Finnish Gambling Industry Optimistic New Regime Will Not Be Unfriendly

June 10, 2024
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The Finnish gambling industry expects the government to propose a “relatively liberal” online gambling licensing regime, the head of an online gambling trade group has said.
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The Finnish gambling industry expects the government to propose a “relatively liberal” online gambling licensing regime, the head of an online gambling trade group has said.

Indications are that gambling advertising and sponsorships will be allowed and loss limits will not be obligatory, as they are in some European countries, said Mika Kuismanen, chief executive of the Finnish Trade Association for Online Gambling.

A draft bill to lay the groundwork for a licensing regime that would launch in early 2026 is expected within a month, he said.

After that comes six to eight weeks of consultations, with parliamentary debate expected from Spring 2025, he said.

Kuismanen was speaking last week at the iGaming Germany conference in Munich, where Germany-focused participants might have envied an outlook as optimistic as his.

The German industry complains about high taxes, €1 slots stakes with five-second delays, a convoluted process for approval of slots games and a separation of online slots and table games that has fuelled a large black market.

The industry blames that combination of tight restrictions for what might be the one of the world’s only online gambling tax regimes that is losing ground.

Finland could be a lucrative market for online gambling. It expects to dismantle one of the last remaining comprehensive gambling monopolies in Europe, and Finns are among the top three biggest per capita spenders on gambling in the continent.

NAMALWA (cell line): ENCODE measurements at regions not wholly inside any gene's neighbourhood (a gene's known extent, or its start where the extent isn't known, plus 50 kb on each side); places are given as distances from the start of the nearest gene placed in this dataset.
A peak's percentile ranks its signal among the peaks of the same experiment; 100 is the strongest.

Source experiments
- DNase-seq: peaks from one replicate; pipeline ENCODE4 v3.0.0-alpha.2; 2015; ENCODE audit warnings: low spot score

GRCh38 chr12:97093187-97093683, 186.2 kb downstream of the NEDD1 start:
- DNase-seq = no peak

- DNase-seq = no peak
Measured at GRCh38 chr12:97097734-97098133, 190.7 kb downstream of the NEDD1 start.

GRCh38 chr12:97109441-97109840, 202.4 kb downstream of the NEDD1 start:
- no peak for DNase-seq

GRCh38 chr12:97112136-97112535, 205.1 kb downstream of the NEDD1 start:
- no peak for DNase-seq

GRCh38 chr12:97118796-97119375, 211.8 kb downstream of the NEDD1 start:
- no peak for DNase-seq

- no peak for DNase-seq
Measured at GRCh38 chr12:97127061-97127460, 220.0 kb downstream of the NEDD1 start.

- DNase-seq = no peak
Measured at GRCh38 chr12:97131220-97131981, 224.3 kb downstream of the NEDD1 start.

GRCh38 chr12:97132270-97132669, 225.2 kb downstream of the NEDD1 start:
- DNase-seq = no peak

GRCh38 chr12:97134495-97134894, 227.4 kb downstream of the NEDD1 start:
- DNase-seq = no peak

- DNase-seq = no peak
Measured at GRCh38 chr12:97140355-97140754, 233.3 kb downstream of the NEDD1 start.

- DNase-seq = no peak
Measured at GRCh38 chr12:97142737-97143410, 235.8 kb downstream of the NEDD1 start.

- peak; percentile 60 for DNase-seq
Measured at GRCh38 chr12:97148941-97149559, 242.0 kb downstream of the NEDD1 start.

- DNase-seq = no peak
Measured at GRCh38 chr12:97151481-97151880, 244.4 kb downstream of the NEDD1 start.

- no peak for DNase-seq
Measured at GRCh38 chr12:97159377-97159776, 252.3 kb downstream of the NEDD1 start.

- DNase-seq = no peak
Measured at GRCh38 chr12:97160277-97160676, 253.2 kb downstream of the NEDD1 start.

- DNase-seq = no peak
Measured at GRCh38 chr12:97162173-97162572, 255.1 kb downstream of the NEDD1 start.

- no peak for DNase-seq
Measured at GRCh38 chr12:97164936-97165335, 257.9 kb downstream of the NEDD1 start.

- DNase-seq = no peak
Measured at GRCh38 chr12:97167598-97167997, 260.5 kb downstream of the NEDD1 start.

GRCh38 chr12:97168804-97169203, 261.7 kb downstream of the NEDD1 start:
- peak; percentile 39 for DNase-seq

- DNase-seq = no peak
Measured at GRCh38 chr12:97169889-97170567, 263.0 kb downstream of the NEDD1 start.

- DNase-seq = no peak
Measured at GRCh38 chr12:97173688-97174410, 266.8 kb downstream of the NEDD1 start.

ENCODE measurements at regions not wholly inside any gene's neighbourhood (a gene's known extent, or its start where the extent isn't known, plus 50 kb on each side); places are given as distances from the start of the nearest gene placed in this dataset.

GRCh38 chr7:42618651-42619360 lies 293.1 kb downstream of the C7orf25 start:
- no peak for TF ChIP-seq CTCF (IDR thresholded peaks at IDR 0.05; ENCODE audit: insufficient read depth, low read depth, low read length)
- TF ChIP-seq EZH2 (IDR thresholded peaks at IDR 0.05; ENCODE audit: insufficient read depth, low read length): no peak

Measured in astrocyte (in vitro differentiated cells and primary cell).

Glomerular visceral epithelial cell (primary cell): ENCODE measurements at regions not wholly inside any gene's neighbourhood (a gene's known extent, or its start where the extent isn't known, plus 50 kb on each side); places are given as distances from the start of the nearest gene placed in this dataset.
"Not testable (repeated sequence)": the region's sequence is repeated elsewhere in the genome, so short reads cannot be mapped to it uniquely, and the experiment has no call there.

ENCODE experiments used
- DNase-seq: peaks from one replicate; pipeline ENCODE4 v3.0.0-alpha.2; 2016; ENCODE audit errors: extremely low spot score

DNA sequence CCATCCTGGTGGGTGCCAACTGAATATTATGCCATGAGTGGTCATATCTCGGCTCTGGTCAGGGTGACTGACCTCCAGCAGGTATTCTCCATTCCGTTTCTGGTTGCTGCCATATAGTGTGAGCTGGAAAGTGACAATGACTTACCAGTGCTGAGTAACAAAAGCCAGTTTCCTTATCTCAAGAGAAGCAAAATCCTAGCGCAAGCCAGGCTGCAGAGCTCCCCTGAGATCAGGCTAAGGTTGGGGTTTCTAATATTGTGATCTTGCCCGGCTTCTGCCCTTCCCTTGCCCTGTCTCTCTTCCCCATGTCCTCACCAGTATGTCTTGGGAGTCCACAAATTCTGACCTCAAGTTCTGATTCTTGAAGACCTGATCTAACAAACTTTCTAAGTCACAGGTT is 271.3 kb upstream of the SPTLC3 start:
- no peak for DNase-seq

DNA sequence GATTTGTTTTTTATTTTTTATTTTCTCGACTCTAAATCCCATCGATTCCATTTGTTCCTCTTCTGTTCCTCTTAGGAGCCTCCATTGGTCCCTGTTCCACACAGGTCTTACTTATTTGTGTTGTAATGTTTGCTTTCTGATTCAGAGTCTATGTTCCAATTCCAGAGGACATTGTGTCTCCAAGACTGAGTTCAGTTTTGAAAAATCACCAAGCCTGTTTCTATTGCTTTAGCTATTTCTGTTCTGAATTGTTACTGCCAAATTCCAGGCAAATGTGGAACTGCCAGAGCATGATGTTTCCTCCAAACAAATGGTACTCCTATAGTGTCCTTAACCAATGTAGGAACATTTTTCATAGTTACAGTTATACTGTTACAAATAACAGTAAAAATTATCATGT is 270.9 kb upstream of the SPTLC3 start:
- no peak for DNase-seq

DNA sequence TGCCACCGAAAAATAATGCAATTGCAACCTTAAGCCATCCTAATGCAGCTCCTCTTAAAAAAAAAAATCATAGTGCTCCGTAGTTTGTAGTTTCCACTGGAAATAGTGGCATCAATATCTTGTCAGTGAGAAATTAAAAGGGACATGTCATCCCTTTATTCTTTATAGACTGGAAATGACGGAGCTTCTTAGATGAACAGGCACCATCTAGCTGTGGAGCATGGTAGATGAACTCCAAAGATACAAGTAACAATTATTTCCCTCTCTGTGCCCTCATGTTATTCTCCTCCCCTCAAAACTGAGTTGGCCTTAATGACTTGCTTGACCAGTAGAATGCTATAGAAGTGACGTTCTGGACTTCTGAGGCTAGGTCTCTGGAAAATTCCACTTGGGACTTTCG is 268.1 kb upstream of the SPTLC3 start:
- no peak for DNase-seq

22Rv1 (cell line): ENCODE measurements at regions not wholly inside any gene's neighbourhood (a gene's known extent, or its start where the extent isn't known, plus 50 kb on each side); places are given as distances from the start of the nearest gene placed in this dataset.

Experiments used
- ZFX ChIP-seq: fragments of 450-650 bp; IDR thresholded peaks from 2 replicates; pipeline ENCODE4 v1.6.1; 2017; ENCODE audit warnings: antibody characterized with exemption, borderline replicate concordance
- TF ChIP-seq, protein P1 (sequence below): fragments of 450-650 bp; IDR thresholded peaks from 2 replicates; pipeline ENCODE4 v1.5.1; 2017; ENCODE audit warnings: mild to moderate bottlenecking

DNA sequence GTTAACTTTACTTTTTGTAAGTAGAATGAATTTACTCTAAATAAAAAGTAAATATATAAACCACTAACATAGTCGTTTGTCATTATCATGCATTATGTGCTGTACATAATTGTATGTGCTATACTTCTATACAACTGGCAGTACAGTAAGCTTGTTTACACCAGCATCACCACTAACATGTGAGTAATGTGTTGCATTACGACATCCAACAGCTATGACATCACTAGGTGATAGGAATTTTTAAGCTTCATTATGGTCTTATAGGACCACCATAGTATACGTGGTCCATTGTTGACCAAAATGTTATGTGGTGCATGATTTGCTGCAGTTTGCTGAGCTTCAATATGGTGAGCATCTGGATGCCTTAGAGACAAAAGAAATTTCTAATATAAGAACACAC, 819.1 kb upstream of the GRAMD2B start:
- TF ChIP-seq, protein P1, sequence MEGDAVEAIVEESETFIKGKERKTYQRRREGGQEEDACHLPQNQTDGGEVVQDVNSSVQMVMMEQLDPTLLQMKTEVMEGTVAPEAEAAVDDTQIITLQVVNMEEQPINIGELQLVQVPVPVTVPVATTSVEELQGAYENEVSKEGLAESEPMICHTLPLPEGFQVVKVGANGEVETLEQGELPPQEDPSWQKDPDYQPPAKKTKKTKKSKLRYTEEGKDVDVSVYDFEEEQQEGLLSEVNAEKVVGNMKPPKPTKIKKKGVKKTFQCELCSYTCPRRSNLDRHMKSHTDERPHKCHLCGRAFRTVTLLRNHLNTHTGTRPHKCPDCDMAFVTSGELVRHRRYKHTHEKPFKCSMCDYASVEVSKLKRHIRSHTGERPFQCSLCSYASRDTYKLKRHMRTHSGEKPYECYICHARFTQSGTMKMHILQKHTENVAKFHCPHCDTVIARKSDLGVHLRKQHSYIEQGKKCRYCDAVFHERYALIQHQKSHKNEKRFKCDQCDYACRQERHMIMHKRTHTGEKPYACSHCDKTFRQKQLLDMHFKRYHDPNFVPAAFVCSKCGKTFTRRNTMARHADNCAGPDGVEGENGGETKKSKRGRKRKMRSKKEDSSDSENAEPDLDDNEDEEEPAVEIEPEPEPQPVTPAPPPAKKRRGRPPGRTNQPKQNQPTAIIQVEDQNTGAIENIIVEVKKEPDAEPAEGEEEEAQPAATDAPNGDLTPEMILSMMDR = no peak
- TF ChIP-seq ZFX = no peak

Although online gambling operators are excited about the prospects for applying for a licence, they are worried about the possibility of getting handicapped versus the big player in the market, the trade group CEO said.

Veikkaus, the current monopoly operator, has supported a licensing programme in part because its online market share has dropped as low as 40 percent, a step that cheered the online gambling industry.

But Veikkaus CEO Olli Sarekoski has said he also supports a “Dutch-style” cooling-off system that would handicap companies that have Finnish customers today.

In the run-up to licensing, aspirants to a Dutch online gambling licence were barred from applying for 33 months after they stopped making a "specific and active” approaches to Dutch residents.

A government minister then surprised the industry by increasing the pressure, telling the Netherlands Gambling Authority to crack down on any operator who did not pull out of the market completely. 

Speaking on the sidelines of the the event in Munch, Kuismanen told Vixio GamblingCompliance that his seven members, which include Entain and Flutter, are following guidelines calling for no solicitations in Finnish, and no advertising and marketing in Finland.

The group has hired two European Union law professors to buttress its argument that the playing field should be equal between what is currently a government-owned monopoly and private companies, he said.

If, as expected, Veikkaus is split into two, with one part remaining a government-owned national lottery operator and the other becoming an entity to compete for online casino and sports betting with private operators, the non-monopoly unit should not be allowed to use its extensive database, he said.

If it is allowed to use that database, the trade group will argue that the private companies should be able to use their existing databases, he said.

But the trade group remains optimistic, Kuismanen said.

“I expect a reasonably fair” gambling regime, he said.

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